Most notable in the release is the Manitou Machete fork, which is essentially a pint-sized version of Manitou's high-end forks. Available in 20- or 24-inch, the Machete is an air-sprung fork with Manitou's ABS+ damper and, of course, a slick reverse arch. More importantly, the fork is made from quality materials, so with its alloy stanchions, steerer and hollow crown, it's not going to weigh a metric ton like most kids forks—in fact, it comes in at 1,720-grams for the 24-inch model with 160-millimeter post mounts and a 15-millimeter thru axle.
Hayes has made a version of its Dominion brake that uses a smaller lever to work with small hands. This isn't something we've seen much of before, and thus bring some serious stopping power to kids who actually need it. The new Dominion, the Dominion A2, uses two pistons instead of four at the caliper, and is aimed at smaller riders in cross-country and trail applications. The Dominion A2 will run you $230 per brake.
Of course, bikes need wheels, and any good modern bike needs tubeless wheels. Sun Ringle's new Duroc J UNIT wheels come in 20- or 24-inch sizes, have an internal width of 26 millimeters and are, of course, tubeless ready. The wheels are laced with 28 spokes, and you can get standard Boost or non-Boost spacing, along with a 135xQR spacing for the rear. There aren't many tubeless tires out yet in smaller sizes, but the industry needs to start somewhere—plus most tires can be set up ‘ghetto-tubeless’ with some time and effort.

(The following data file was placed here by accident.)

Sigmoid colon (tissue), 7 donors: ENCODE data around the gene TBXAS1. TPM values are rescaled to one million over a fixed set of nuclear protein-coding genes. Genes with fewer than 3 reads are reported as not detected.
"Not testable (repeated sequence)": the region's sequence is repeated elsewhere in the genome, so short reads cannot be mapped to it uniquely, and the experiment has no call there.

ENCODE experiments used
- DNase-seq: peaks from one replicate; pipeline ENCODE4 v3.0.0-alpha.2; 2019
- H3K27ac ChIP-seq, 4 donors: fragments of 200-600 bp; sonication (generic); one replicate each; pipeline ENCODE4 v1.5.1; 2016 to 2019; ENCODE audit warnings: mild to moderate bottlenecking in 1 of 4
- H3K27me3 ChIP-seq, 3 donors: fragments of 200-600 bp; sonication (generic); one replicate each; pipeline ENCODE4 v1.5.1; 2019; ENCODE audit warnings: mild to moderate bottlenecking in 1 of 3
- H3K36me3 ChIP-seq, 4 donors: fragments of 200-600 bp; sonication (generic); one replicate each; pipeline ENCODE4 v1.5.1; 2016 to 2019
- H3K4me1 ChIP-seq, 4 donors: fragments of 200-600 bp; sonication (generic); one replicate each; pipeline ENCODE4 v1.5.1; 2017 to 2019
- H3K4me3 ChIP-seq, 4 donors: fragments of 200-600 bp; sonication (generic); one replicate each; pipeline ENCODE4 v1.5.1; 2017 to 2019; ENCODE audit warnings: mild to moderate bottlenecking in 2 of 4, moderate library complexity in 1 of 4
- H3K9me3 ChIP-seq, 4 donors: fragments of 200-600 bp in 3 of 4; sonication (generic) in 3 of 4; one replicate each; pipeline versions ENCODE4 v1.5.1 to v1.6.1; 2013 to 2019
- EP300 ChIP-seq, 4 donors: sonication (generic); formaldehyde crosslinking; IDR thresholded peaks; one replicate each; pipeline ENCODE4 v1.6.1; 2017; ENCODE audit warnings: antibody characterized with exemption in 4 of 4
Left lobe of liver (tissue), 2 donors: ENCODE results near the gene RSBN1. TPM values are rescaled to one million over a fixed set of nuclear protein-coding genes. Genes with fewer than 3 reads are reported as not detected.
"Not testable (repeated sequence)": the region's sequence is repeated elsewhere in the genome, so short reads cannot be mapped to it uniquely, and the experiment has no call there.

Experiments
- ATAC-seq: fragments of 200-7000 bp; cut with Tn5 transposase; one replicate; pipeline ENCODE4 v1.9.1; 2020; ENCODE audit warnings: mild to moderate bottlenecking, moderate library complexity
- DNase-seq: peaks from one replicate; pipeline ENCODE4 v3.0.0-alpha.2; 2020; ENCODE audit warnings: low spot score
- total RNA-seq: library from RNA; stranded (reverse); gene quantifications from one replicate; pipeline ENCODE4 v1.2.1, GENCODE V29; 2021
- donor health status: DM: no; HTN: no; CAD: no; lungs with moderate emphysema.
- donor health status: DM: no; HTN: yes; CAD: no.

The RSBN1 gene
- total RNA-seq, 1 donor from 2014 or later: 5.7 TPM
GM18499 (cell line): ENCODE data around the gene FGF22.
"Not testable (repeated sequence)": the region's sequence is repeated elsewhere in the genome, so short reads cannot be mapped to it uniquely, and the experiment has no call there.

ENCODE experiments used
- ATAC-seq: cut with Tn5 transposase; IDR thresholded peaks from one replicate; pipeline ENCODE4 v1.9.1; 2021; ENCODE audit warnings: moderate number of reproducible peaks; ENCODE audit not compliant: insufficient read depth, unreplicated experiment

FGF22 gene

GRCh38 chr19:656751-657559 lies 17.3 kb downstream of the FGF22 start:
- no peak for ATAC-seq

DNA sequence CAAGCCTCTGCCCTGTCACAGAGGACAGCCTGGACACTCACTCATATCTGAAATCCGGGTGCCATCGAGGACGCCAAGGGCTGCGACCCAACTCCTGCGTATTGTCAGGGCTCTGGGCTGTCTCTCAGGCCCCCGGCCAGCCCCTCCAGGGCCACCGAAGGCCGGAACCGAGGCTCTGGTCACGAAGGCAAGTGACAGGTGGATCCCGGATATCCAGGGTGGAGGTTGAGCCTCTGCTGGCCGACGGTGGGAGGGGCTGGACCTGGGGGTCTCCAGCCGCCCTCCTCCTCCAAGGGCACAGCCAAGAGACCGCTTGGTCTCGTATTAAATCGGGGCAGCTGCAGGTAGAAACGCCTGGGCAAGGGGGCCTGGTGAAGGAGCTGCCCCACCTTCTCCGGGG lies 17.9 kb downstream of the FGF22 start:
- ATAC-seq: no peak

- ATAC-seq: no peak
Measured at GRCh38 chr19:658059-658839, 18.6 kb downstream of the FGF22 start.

Last but certainly not least, Pro Taper has a handlebar for the small-handed crowd. Instead of just offering cut-down versions of their bars, they've actually made a smaller-diameter bar designed for the average hand size of 6 to 10-year-olds. What they've ended up with is a bar and grip system that is about the same diameter of a standard naked handlebar (22mm). To make current brake and shifter clamps work, they've added a sleeve that extends off the grip. Clamping your brake and shifter on the sleeve pinches it on the J UNIT bar, clamping down the kid-friendly grips.
The Accubar is a low-pressure analog gauge that can be used in-line with your current pump or as a standalone gauge, and is accurate to the half-PSI. Unique and classy? Yes. Do you have to pay for the said classiness? Also, yes. $53, to be exact.
Check out the Accubar here.
Stay tuned for more Sea Otter 2019 content.